NASA Wants Your Help Improving Perseverance Rover’s AI
NASA’s Perseverance rover is the most advanced machine ever sent to the red planet with a boatload of cameras and a refined design that should stand the test of time. Still, it’s just a robot, and sometimes human intuition can help a robot smarten up. If you’re interested in helping out, NASA is calling on any interested humans to contribute to the machine learning algorithms that help Perseverance get around. All you need to do is look at some images and label geological features. That’s something most of us can do intuitively, but it’s hard for a machine.
The project is known as AI4Mars, and it’s a continuation of a project started last year using images from Curiosity. That particular rover arrived on Mars in 2012 and has been making history ever since. NASA used Curiosity as the starting point when designing Perseverance. The new rover has 23 cameras, which capture a ton of visual data from Mars, but the robot has to rely on human operators to interpret most of those images. The rover has enhanced AI to help it avoid obstacles, and it will get even better if you chip in.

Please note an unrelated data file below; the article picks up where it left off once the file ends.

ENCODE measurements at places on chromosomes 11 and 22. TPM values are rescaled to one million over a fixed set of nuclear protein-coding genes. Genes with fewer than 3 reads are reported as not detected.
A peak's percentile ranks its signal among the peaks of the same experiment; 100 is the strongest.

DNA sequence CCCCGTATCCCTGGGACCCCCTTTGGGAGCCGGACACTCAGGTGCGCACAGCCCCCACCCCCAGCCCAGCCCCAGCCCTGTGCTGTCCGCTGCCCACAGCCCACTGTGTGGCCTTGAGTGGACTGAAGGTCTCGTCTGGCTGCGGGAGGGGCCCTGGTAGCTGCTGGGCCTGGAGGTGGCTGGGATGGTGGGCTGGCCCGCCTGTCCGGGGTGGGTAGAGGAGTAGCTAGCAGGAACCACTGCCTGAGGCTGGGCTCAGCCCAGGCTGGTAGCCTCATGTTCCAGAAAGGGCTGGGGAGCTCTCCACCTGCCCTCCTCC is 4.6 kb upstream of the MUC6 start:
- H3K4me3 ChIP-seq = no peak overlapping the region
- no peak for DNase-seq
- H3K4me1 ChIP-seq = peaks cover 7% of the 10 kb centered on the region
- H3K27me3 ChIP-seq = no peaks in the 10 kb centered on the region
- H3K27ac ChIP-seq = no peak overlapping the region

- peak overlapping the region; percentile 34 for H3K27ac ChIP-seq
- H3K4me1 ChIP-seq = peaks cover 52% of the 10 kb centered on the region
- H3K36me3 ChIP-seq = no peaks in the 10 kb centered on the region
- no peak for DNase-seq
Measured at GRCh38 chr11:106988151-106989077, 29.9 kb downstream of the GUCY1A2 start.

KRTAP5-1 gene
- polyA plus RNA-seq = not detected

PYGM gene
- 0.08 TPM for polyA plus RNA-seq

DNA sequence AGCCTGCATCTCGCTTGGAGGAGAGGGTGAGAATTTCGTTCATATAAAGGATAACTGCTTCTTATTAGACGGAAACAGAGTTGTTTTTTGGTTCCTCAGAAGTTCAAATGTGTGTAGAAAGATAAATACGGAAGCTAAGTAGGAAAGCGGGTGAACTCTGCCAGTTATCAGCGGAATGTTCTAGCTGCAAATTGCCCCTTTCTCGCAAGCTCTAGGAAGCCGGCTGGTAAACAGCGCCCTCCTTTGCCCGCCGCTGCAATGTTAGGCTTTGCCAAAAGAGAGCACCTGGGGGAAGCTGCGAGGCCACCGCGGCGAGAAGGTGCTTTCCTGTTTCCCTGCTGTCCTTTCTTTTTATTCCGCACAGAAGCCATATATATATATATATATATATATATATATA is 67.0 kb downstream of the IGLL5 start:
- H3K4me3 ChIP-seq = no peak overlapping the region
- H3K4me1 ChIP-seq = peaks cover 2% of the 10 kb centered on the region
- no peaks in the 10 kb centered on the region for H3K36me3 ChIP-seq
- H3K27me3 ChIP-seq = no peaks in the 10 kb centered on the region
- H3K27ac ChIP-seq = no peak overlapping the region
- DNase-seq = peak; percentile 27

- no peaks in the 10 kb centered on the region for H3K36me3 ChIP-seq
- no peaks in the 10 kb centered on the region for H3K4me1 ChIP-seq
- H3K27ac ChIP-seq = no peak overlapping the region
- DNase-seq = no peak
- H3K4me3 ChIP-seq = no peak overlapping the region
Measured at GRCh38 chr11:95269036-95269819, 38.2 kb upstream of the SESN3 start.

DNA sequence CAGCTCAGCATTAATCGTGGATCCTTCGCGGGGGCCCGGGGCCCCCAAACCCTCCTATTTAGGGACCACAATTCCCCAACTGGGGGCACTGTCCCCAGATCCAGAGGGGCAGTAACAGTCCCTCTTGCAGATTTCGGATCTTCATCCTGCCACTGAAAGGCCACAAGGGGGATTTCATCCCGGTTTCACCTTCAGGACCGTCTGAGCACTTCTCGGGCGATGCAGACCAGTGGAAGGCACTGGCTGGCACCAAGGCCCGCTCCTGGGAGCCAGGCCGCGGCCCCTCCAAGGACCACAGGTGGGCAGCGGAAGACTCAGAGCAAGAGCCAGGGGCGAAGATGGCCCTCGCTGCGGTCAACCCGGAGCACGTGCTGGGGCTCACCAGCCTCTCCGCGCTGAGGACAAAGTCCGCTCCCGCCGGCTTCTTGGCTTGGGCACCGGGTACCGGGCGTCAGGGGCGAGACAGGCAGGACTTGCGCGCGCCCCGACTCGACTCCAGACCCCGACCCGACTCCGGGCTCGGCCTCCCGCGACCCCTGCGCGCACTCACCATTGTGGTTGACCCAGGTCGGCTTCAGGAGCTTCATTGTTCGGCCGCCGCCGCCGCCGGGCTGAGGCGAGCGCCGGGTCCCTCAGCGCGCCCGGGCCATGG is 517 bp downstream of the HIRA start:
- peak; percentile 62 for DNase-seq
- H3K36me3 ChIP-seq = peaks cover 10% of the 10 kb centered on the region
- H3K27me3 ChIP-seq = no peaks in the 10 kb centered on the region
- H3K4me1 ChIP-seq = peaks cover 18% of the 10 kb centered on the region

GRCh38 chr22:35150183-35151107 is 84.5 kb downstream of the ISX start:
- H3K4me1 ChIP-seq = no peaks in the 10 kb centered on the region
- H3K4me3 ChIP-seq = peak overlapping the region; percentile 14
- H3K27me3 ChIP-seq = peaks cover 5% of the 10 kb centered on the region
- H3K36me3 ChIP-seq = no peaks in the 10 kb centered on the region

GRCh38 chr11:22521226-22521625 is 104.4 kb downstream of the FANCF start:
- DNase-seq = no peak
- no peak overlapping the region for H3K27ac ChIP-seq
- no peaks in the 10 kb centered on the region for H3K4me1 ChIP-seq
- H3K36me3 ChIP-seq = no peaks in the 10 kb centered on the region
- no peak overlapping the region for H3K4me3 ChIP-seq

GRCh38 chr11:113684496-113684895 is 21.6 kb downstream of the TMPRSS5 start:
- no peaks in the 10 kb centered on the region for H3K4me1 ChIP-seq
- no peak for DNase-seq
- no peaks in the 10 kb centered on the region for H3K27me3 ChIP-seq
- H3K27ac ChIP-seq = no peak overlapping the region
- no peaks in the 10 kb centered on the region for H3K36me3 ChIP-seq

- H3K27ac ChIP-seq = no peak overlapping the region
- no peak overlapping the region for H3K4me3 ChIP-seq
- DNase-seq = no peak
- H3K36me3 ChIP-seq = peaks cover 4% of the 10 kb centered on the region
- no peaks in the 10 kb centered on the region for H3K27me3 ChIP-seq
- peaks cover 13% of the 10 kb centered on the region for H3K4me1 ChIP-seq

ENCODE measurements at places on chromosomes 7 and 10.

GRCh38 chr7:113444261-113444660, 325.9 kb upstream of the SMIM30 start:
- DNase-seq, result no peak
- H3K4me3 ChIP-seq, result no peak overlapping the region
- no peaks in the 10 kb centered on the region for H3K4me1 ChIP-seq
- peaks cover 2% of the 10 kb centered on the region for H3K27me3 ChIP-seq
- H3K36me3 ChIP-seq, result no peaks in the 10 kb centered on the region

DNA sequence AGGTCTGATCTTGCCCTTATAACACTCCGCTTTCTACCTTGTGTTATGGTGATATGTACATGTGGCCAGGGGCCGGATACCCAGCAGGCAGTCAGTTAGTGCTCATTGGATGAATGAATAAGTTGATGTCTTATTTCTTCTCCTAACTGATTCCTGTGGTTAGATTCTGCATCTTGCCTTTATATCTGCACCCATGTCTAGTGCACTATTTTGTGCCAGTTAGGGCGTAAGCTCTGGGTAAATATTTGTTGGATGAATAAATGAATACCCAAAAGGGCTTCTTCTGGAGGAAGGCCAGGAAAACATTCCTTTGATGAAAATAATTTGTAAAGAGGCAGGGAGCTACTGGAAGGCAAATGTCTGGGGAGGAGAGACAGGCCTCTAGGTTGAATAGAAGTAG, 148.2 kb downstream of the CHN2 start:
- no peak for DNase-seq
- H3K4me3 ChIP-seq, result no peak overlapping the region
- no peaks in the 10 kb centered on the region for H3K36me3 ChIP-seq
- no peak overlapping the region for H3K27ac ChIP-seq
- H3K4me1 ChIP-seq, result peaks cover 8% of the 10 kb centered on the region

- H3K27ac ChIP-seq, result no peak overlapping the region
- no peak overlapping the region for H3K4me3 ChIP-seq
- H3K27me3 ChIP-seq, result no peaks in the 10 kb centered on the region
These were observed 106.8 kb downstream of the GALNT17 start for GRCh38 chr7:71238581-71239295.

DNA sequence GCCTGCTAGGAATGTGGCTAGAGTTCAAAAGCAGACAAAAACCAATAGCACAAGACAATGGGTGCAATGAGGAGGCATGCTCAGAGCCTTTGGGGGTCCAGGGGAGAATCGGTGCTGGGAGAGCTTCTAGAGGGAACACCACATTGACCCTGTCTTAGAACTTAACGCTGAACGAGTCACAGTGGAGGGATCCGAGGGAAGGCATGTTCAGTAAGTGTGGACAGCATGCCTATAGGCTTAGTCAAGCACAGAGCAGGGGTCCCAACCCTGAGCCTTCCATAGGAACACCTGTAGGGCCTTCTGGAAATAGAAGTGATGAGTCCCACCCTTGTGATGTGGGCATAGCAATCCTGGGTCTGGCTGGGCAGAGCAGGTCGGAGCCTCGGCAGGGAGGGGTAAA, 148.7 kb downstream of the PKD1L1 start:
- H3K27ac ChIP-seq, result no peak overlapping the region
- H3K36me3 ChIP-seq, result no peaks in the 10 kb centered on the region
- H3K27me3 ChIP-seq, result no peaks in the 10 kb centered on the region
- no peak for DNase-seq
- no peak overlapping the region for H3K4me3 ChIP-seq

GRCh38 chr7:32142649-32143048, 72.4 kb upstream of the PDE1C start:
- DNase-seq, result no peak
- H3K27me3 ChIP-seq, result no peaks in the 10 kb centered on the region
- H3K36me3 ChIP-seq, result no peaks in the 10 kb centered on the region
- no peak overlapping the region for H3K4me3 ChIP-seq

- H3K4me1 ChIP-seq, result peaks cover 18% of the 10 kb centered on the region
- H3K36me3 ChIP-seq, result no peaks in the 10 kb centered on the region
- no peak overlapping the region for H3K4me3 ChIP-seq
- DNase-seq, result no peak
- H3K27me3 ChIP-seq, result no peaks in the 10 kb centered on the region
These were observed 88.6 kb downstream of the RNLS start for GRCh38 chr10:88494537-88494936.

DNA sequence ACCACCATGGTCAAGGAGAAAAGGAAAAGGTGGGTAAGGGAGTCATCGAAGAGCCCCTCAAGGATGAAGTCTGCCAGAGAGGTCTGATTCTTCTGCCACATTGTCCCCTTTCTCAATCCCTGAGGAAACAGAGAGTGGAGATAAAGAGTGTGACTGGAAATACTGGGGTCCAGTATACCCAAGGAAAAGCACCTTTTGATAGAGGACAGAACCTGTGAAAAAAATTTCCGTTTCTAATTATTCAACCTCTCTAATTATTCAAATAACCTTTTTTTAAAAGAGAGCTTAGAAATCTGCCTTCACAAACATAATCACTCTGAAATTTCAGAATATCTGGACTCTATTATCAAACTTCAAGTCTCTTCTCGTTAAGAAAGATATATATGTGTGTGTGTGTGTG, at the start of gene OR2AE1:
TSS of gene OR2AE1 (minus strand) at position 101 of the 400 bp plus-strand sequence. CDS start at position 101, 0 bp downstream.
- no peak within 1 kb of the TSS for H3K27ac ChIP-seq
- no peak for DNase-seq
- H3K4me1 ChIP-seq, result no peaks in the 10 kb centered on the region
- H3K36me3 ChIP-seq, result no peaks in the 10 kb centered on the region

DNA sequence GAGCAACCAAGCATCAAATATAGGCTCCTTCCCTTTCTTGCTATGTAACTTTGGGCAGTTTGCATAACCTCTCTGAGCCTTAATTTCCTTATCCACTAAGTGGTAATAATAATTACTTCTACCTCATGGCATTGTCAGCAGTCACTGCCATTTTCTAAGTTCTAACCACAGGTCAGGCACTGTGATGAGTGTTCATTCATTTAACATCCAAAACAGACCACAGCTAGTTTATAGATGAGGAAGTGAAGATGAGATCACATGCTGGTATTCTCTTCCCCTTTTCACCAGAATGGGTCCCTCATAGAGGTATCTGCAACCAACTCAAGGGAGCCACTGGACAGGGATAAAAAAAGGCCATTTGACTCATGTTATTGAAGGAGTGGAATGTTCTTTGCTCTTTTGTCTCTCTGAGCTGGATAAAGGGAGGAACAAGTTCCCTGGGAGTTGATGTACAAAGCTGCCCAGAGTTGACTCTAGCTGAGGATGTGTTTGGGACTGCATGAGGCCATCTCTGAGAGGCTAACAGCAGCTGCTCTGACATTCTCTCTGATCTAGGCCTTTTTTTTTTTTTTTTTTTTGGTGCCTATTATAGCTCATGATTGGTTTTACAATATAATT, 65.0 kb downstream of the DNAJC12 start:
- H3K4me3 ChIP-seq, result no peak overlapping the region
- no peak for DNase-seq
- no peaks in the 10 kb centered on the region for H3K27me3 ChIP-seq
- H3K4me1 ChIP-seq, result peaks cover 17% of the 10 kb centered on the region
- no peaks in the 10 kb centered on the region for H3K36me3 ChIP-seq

The AI4Mars site lets you choose between Opportunity, Curiosity, and the new Perseverance images. After selecting the kind of images you want to scope out, the site will provide you with several different marker types and explanations of what each one is. For example, the NavCam asks you to ID sand, consolidated soil (where the wheels will get good traction), bedrock, and big rocks. There are examples of all these formations, so it’s a snap to get started.
With all this labeled data, NASA will be able to better train neural networks to recognize terrain on Mars. Eventually, a rover might be able to trundle around and collect samples without waiting for mission control to precisely plan each and every movement. It’ll also help to identify the most important geological features, saving humans from blindly combing through gigabytes of image data.
The outcome of Curiosity’s AI4Mars project is an algorithm called SPOC (Soil Property and Object Classification). It’s still in active development, but NASA reports that it can already identify geological features correctly about 98 percent of the time. The labeled images from Perseverance will further improve SPOC, which includes more subtle details including float rocks (“islands” of rocks), nodule-like pebbles, and the apparent texture of bedrock. In some images, almost all of the objects will already be labeled, but others could be comparatively sparse.
The Curiosity AI project resulted in about half a million labeled images. The team would be happy with 20,000 for Perseverance, but they’ll probably get much more.